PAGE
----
In my case, I am using STM32F107
1. Why need Priority group and how it works?
To increase priority control in systems with interrupts, the NVIC supports priority grouping.
This divides each interrupt priority register entry into two fields:
- An upper field that defines the group priority
- A lower field that defines a subpriority within the group.
Only the group priority determines preemption of interrupt exceptions. When the processor
is executing an interrupt exception handler, another interrupt with the same group priority as
the interrupt being handled does not preempt the handler,
If multiple pending interrupts have the same group priority, the subpriority field determines
the order in which they are processed. If multiple pending interrupts have the same group
priority and subpriority, the interrupt with the lowest IRQ number is processed first.
//quote from PM0056.PDF
2. Priority Group (general)
PRIGROUP occupy 3 digits, which can stands for 8 different values. So we can define 8 groups in total below.
When the PRIGROUP is set to 0, in binary is 0b000. We can say, we are using Priority group 0.
See?!, this is what we call priority group. we have 8 of them.
Priority group 0 -> PRIGROUP = 0b000 = 0
Priority group 1 -> PRIGROUP = 0b001 = 1
Priority group 2 -> PRIGROUP = 0b010 = 2
Priority group 3 -> PRIGROUP = 0b011 = 3
Priority group 4 -> PRIGROUP = 0b100 = 4
Priority group 5 -> PRIGROUP = 0b101 = 5
Priority group 6 -> PRIGROUP = 0b110 = 6
Priority group 7 -> PRIGROUP = 0b111 = 7
In Priority group 0, indicates the points that splits the PRI_n fields in the Interrupt Priority Registers into separate group priority(7th bit - 1st bit) and subpriority(0 bit) fields. So the Numbers of Group priorities is 2 the power of 7, and the Numbers of Subpriorities is 2 the power of 1.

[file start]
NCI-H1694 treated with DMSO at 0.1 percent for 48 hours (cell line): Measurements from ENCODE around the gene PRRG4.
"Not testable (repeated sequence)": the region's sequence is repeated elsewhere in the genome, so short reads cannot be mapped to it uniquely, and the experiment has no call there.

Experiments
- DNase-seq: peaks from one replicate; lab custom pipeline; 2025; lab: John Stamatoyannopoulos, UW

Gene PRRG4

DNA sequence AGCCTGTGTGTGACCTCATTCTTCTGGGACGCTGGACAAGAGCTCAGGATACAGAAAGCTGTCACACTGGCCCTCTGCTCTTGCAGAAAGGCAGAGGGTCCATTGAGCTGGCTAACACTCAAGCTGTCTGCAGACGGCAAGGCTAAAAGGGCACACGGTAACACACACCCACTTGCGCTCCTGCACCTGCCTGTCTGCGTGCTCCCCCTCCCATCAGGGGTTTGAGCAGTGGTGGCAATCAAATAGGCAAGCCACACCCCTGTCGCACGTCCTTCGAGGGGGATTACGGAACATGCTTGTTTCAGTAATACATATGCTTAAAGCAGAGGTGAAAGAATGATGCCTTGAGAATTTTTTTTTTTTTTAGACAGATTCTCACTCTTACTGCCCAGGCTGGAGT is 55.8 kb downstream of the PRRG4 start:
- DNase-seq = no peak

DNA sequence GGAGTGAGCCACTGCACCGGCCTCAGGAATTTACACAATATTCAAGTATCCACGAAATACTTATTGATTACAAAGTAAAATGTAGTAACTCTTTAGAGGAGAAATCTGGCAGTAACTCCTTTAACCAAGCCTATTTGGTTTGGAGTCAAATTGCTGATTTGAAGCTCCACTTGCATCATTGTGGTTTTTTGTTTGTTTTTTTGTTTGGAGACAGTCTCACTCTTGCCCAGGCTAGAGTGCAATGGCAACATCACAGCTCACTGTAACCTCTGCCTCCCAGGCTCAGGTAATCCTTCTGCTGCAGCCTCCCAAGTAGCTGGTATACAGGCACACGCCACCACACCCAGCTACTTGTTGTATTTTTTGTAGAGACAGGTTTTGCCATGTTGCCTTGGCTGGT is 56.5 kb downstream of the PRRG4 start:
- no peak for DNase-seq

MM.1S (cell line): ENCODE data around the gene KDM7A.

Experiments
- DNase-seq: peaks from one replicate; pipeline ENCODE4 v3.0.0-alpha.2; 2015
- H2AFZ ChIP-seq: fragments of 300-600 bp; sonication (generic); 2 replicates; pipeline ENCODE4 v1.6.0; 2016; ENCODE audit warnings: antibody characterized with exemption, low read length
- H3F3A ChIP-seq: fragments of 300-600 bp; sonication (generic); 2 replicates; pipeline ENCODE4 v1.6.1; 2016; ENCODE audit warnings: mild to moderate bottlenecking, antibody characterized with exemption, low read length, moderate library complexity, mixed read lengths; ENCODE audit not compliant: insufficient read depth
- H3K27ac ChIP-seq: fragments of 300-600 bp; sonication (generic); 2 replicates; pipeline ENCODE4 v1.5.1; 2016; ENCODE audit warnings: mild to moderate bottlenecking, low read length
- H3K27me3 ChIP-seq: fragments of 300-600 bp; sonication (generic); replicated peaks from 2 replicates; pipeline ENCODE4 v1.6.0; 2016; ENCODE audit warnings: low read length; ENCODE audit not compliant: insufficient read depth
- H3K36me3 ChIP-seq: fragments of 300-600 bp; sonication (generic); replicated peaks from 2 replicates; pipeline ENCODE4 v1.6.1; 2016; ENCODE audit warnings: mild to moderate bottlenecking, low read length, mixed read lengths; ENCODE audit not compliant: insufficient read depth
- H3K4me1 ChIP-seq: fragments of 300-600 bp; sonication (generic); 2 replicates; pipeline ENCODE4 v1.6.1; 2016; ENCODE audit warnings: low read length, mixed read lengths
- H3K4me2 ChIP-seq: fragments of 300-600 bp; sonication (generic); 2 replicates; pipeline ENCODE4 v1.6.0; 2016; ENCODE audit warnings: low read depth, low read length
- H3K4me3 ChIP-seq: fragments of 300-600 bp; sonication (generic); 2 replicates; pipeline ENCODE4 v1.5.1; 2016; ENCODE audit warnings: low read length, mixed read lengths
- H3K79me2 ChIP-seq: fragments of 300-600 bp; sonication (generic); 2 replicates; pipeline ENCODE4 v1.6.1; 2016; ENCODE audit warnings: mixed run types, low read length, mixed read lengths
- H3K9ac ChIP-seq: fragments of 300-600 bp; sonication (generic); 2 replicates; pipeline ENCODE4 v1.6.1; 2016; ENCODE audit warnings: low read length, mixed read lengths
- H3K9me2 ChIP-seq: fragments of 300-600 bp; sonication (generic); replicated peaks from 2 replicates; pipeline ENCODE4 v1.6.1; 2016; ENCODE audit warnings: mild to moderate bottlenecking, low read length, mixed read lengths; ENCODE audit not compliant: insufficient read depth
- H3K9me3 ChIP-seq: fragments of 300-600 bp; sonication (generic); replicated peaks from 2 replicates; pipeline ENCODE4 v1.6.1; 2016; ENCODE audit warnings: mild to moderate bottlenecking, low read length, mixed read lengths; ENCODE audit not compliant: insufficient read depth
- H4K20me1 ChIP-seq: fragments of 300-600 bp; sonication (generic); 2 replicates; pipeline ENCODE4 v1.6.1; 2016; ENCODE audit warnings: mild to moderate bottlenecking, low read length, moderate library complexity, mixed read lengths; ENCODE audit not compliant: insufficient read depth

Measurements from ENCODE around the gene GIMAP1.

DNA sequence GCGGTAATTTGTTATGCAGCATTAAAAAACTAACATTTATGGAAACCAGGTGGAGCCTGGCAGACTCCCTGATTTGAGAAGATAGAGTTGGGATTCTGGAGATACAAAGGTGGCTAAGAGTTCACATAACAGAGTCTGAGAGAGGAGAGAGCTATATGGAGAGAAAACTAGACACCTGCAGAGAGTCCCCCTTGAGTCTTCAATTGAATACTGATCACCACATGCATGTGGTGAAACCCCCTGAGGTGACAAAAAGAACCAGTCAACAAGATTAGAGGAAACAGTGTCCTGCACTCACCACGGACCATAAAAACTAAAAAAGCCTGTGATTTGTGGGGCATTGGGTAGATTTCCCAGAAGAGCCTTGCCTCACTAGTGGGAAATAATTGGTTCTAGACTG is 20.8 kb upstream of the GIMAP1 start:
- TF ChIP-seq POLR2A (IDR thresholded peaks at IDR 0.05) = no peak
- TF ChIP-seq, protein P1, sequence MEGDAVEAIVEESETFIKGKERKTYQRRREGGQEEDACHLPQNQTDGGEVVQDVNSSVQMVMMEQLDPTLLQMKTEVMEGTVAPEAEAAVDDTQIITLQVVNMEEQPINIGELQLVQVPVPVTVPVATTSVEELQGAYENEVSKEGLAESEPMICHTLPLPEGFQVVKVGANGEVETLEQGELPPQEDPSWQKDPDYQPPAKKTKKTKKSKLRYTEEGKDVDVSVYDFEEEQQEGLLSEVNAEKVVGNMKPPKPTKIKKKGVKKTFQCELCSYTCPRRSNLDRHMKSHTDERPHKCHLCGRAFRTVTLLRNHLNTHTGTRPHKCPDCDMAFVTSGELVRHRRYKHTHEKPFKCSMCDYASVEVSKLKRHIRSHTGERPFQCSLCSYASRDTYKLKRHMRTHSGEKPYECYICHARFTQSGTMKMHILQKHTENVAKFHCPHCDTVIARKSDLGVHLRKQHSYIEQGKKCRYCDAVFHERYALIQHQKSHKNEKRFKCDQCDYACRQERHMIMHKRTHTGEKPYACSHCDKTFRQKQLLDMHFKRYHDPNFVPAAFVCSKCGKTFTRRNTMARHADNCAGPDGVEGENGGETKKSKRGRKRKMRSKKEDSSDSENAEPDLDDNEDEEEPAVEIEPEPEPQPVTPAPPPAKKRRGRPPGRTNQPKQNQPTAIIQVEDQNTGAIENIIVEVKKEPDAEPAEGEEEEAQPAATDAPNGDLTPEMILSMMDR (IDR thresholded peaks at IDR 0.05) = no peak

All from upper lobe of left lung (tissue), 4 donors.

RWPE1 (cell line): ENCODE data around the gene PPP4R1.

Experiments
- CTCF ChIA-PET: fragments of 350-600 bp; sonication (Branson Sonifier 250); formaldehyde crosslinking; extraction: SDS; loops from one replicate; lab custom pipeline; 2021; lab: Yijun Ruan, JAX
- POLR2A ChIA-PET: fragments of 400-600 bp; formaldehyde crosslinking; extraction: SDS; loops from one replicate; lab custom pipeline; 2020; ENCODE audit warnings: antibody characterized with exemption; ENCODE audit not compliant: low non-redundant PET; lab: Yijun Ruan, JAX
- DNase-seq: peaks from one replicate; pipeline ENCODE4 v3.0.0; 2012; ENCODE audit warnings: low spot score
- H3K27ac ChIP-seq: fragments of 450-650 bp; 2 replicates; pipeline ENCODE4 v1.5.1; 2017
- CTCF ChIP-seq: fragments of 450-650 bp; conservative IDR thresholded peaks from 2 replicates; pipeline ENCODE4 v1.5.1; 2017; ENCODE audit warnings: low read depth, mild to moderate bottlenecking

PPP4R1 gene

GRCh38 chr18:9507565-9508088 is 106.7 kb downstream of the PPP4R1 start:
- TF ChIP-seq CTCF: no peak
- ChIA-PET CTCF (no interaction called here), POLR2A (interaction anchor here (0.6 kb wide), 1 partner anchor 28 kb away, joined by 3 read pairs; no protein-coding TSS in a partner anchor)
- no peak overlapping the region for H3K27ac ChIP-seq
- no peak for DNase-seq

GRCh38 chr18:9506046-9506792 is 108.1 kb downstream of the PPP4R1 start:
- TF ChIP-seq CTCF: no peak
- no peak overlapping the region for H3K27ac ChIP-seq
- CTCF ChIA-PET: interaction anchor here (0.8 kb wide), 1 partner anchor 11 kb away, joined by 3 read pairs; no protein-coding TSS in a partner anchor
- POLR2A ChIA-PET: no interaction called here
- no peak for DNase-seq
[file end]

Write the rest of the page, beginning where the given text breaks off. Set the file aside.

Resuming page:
Let's take a look of Group priorities in keil.
//the red colors stands for which PRIGROUP
//the green colors stands for the bits for Group priority
//the blue colors stands for the bits for Subpriorities
3. priority Group (STM32F1)
the STM32F1 only use 4 bits in PRI_n fields of the Interrupt Priority Registers, not all 8 bits like general one does.
the 4 bits begin at most significant bit, which is bit 7, bit 6, bit 5 and bit 4. The numbers of the priority is 2 the power of 4, which is 16.
Let's take a look at CUBE.
So we know, STM32F1 only use 5 priority group.
Priority group 3 // = NVIC_PRIORITYGROUP_4
Priority group 4 // = NVIC_PRIORITYGROUP_3
Priority group 5 // = NVIC_PRIORITYGROUP_2
Priority group 6 // = NVIC_PRIORITYGROUP_1
Priority group 7 // = NVIC_PRIORITYGROUP_0
This picture will look better.
Let's do some experiment!
I select using the "4 bits for pre-emption priority 0 bits for subpriority"
and build the CUBEMX! Then build the KEIL project and enter the debug mode.
after executing the
We see the PRIGROUP change to
So what that means? Can you remember?
3 : means we are using Priority group 3.
What is Priority group 3.
in Priority group 3, we are using 4 Upper bits for Group priority, and other 4 bits for subpriority.
But in STM32F1 family, we only use 4 Upper bits.
So we none bits for subpriority, all the bits are used by Group priority.
Which means, 4 bits for pre-emption priority, 0 bits for subpriority.
Why priority = 64 ?
Because the value of the priority is stored in 8 bit container.
We need to convert the Group priority and subpriority into an single uint_8 value.
How to get that?
priority value = Group priority << (bits of subpriority+__NVIC_PRIO_BITS) + subpriority<<__NVIC_PRIO_BITS
What is #define __NVIC_PRIO_BITS ?
> #define __NVIC_PRIO_BITS 4U /*!< STM32 uses 4 Bits for the Priority Levels */
In my case, 4<<(0+4) + 0<<4 = 64.